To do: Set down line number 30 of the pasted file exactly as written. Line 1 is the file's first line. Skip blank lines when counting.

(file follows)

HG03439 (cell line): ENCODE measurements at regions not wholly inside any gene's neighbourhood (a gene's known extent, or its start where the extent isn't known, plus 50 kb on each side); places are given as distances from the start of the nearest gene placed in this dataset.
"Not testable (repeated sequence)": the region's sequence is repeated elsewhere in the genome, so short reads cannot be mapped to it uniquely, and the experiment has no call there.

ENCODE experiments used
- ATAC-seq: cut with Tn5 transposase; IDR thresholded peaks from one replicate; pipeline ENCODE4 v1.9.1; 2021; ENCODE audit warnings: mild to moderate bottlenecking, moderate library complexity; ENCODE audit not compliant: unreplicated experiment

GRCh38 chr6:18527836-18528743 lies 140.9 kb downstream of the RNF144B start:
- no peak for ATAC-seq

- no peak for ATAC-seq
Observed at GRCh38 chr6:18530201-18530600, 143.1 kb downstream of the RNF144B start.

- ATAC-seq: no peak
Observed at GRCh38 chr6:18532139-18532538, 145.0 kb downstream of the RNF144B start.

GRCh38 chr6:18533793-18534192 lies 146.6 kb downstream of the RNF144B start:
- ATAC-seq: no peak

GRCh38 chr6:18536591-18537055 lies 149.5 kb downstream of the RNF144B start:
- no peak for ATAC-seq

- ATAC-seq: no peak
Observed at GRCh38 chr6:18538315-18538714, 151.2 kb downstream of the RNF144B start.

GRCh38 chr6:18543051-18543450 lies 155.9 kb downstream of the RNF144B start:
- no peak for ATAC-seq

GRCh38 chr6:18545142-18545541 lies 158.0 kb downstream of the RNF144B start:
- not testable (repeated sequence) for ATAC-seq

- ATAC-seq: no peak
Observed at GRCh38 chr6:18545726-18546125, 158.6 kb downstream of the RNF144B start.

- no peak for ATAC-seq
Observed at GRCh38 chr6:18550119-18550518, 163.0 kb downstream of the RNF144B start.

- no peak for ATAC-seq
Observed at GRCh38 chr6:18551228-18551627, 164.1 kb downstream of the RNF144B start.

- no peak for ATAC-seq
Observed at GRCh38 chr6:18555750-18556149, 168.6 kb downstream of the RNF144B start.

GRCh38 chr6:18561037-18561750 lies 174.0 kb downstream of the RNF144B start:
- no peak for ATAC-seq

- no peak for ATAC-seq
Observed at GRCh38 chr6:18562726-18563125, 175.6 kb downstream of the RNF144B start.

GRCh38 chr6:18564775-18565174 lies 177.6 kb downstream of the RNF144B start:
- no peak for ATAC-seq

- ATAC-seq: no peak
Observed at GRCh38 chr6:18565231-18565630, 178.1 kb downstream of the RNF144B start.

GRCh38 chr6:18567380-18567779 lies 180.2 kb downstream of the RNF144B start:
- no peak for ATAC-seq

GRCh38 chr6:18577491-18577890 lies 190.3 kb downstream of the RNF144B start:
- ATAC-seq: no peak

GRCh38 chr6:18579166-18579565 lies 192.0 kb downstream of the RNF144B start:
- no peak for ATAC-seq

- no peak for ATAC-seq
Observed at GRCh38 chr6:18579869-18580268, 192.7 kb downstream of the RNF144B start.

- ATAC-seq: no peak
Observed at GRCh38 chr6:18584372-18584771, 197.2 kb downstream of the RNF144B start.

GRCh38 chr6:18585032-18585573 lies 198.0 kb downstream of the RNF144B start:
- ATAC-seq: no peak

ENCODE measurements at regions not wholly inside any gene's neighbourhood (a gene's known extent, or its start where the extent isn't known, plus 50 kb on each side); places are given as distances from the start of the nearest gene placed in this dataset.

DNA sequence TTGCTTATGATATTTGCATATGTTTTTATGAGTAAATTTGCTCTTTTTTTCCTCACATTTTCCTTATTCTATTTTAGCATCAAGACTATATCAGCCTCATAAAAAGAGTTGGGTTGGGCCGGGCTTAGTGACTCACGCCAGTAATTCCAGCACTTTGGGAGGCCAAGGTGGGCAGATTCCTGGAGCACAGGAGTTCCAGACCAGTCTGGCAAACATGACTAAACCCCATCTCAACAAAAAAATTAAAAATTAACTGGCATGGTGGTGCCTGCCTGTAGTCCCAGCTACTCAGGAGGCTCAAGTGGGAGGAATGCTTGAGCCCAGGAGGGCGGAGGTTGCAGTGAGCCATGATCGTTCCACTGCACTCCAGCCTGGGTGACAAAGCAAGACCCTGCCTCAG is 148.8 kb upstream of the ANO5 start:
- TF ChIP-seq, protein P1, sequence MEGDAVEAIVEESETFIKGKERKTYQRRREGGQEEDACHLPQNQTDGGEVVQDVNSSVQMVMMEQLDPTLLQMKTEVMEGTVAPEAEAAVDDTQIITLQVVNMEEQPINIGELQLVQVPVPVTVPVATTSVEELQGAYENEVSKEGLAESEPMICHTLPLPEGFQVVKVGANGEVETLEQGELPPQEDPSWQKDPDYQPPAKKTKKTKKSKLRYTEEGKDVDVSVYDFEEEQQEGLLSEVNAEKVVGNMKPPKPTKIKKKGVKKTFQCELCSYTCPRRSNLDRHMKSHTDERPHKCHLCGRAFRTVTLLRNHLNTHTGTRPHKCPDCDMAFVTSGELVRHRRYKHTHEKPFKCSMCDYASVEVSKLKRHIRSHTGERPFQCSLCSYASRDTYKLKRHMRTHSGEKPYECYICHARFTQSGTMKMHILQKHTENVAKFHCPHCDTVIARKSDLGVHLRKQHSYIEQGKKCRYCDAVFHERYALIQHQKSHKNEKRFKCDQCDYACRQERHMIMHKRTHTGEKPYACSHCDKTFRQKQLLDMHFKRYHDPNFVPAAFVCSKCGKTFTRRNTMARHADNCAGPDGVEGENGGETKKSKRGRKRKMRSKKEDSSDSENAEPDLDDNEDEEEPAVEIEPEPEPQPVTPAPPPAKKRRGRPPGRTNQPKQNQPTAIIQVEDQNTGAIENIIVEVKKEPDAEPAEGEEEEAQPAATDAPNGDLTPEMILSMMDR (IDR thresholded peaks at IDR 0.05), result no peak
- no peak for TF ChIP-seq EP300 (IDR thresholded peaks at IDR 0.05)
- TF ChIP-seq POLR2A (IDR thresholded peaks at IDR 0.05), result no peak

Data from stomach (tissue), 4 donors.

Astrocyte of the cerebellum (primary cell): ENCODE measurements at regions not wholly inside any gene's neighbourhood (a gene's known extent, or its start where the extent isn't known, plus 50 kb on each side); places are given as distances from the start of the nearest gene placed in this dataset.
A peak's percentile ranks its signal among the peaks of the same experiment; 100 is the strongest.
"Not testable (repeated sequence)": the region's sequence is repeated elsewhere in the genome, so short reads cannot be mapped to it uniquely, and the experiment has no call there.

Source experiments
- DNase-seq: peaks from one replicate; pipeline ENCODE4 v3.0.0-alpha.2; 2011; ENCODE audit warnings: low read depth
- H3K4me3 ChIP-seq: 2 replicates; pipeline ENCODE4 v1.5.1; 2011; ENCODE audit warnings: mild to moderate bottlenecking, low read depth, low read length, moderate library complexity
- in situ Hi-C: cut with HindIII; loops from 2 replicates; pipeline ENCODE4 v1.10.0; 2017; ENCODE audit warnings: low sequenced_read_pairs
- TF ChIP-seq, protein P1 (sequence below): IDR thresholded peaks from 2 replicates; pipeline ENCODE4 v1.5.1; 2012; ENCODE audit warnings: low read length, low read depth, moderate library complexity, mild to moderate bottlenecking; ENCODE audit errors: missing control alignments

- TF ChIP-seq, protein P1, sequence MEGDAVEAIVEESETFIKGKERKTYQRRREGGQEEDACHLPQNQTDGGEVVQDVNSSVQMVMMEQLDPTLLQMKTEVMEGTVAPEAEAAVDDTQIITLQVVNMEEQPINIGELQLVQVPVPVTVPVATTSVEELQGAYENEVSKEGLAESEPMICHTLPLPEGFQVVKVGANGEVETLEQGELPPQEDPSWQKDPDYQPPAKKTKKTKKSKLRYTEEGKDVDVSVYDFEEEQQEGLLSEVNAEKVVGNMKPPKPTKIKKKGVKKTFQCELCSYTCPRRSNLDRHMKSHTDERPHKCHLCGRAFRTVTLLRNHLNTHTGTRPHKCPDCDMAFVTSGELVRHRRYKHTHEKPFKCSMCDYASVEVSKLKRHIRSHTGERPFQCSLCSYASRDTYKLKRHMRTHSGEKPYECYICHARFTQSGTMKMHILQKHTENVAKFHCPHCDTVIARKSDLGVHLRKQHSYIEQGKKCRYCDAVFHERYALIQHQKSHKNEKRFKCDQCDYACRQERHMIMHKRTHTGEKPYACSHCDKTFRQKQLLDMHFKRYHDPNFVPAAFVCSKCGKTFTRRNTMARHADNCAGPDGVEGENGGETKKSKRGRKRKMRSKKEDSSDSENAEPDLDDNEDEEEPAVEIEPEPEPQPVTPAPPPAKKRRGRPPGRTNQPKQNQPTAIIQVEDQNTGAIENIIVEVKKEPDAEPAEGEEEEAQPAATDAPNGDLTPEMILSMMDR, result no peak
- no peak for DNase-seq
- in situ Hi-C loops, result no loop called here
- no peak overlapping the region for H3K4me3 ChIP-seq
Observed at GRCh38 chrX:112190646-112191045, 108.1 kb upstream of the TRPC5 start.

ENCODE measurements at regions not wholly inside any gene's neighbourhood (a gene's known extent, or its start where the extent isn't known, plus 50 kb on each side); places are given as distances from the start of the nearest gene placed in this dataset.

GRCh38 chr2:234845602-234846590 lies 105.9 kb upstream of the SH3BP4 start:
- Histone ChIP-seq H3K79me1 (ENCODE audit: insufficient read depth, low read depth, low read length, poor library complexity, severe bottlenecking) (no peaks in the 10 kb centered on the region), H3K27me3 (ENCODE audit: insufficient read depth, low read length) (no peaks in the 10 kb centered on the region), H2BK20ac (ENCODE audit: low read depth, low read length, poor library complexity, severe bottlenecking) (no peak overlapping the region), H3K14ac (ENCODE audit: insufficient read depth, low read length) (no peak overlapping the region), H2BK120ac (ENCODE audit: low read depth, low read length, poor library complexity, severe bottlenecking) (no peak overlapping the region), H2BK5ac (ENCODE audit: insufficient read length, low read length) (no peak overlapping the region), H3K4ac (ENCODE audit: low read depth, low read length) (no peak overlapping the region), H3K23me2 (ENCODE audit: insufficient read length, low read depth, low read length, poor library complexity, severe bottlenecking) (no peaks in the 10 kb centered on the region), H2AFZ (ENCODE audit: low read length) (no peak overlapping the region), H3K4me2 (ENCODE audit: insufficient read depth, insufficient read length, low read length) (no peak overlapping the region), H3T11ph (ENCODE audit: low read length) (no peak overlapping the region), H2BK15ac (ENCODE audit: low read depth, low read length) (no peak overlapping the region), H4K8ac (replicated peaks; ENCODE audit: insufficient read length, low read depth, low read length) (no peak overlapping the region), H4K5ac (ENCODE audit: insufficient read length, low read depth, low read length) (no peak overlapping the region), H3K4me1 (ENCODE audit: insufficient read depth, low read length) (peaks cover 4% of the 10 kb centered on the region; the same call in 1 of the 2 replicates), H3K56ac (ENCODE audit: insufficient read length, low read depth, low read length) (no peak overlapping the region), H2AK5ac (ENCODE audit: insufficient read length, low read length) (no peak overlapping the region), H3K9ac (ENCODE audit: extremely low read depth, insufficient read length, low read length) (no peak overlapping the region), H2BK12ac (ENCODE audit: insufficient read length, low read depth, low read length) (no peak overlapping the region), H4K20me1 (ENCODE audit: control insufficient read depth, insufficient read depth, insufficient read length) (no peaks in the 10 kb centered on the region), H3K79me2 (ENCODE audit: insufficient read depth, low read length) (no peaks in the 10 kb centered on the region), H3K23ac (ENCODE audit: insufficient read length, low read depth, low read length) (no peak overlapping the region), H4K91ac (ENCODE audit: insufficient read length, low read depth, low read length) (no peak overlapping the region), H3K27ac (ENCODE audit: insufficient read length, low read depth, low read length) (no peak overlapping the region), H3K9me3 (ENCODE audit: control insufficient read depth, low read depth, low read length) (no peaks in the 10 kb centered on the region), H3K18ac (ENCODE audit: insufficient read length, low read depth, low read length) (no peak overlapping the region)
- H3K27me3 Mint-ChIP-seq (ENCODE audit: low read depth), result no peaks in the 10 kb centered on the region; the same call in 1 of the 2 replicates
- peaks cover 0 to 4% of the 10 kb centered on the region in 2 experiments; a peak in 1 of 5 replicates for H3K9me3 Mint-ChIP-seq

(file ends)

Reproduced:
- no peak for ATAC-seq